LONDON, March 5 (JTA) – John Diamond, a much-beloved writer for Britain’s Jewish Chronicle, who had written about his throat cancer in the Times of London since he was diagnosed in April 1997, died last Friday.
He was 47.
Writer Salman Rushdie hailed him as “a loyal pal and one of the funniest men I knew.”
Many people commented on the cruel irony of Diamond having lost his tongue to his illness. A radio broadcaster and well-known humorist, he was unable to speak. Married to the famous cook Nigella Lawson, he was unable to eat or taste.
But friend Victoria Coren wrote in the British newspaper The Observer, “Perhaps the greatest irony was that, although usually the only person in the room with a terminal illness, he always seemed the most alive.
“John in the hospital, having chemotherapy, taking liquids into a stomach tube, could still write a better, funnier, more interesting column than 90 percent” of British journalists, said Coren, who adapted Diamond’s best-selling book “C: Because Cowards Get Cancer Too” into the stage play “A Lump in My Throat.”
He was recently short-listed for the British Press Association Columnist of the Year award for his weekly Jewish Chronicle column.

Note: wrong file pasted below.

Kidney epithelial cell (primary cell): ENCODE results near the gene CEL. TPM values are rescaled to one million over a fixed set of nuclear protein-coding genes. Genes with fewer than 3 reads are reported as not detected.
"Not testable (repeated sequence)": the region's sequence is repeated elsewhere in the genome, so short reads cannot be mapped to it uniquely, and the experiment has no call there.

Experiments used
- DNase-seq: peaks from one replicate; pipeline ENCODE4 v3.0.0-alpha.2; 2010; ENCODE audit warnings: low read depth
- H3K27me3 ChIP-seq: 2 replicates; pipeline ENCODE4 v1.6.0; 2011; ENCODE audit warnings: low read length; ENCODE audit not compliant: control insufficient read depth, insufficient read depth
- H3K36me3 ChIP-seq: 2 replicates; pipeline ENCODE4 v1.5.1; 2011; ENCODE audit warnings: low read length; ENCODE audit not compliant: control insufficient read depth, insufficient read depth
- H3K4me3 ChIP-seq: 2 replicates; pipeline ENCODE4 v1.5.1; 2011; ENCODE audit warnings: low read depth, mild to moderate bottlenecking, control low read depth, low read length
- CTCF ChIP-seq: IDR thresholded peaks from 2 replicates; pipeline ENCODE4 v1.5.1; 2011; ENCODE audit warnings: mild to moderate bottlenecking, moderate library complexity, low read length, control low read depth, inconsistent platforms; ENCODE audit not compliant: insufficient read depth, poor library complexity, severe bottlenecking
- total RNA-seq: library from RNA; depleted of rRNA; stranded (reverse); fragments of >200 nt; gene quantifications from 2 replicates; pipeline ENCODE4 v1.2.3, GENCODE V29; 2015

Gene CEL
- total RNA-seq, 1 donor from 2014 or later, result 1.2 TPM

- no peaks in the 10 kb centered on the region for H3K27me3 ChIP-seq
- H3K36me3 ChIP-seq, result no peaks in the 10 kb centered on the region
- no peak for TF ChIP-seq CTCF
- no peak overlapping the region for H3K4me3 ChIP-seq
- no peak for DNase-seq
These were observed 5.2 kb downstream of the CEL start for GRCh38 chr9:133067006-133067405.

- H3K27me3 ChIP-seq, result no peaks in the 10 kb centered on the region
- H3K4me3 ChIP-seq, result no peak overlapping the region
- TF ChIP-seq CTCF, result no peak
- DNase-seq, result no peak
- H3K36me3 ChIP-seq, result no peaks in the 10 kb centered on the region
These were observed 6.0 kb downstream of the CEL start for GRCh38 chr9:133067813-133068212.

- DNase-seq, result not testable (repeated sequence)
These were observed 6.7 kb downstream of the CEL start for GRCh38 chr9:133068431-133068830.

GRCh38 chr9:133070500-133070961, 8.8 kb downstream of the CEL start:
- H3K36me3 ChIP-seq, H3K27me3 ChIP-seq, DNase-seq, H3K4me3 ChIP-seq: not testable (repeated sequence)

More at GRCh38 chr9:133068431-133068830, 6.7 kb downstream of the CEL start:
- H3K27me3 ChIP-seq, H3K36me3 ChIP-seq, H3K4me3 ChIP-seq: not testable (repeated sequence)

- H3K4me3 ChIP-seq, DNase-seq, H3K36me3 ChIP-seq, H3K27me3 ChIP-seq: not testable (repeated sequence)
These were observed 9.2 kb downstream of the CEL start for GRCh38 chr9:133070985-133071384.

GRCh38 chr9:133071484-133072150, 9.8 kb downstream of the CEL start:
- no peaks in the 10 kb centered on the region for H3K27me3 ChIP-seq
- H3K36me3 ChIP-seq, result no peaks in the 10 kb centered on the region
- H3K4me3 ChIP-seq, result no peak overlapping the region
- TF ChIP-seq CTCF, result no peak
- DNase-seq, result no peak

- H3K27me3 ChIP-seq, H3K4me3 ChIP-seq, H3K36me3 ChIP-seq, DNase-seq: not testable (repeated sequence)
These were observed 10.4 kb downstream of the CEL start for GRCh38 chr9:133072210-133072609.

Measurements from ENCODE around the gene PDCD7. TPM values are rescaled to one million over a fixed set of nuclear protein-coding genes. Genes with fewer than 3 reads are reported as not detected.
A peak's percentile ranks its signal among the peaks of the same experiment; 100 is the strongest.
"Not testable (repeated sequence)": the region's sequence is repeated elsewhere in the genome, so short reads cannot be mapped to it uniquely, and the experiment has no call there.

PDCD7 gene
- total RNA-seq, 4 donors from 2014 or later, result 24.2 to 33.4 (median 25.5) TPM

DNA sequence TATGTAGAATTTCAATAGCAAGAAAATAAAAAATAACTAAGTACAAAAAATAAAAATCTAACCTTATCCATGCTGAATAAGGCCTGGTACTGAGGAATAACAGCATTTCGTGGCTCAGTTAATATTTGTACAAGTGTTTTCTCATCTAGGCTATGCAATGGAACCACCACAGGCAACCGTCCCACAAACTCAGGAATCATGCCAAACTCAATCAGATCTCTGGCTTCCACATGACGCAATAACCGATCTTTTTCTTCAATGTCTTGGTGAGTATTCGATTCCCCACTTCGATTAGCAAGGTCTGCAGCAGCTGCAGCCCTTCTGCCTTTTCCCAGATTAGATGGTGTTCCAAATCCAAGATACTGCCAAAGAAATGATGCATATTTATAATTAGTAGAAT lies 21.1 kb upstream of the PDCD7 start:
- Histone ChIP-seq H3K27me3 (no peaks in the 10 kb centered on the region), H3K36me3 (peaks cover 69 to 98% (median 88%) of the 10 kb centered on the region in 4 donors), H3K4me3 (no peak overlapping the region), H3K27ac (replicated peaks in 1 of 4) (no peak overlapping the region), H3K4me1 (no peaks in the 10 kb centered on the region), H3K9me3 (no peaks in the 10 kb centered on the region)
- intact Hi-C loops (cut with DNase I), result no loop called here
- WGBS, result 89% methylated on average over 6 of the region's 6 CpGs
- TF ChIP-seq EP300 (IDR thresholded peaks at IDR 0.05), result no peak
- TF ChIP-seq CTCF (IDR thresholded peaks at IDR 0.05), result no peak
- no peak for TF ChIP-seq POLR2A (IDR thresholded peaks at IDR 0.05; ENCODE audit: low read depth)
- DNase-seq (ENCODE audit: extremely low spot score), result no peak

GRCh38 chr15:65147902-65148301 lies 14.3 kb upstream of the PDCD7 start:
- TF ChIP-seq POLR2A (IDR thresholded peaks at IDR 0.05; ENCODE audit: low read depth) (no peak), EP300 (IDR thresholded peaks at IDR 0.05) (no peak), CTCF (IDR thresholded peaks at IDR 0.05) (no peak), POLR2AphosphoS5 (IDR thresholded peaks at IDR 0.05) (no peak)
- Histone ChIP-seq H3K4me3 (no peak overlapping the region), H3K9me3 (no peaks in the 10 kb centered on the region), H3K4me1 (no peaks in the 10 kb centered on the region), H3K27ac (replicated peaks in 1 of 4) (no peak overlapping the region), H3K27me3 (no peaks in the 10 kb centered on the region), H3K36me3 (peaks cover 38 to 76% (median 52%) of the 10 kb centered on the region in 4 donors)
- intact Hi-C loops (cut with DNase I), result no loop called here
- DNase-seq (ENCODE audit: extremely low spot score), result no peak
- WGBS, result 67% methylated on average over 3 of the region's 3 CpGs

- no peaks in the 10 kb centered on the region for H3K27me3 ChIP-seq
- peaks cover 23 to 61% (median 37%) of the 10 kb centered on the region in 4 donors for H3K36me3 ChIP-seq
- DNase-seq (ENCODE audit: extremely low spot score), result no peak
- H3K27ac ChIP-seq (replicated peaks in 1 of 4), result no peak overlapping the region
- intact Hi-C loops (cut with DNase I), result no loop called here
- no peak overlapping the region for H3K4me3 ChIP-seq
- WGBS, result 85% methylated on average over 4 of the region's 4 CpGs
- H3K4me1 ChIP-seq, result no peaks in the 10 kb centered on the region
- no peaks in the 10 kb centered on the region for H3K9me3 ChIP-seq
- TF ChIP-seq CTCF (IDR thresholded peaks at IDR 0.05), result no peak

Ned Temko, the editor of the Chronicle, remembered Diamond’s response when he was asked to write a weekly column.
“Within 30 seconds, I got an e-mail back from him saying, ‘My mother thought you’d never ask,’ ” Temko told JTA.
Diamond was born in London’s East End – the cultural equivalent of New York’s Lower East Side – and had a strong Jewish identity. His columns were seeped in Yiddishkeit.
“Although he wasn’t religious, he was profoundly Jewish and proud of being Jewish,” Temko said.
Throughout his illness, Diamond maintained a positive outlook, often to his own surprise.
On seeing an obituary that a friend had written for him in advance, Diamond said, “I hope they’re not paying you for it on publication.”
Jewish Chronicle editor Temko said response to Diamond’s death flooded into the newspaper’s office within an hour of the announcement of his death.
“He was a wonderful man and a wonderful writer. It all sounds like cliches, but it’s absolutely true,” he said.
In addition to his wife, Diamond is survived by his two children, Cosima, 4, and Bruno, 2.
A collection of Diamond’s columns is available at the Jewish Chronicle Web site, www.thejc.com.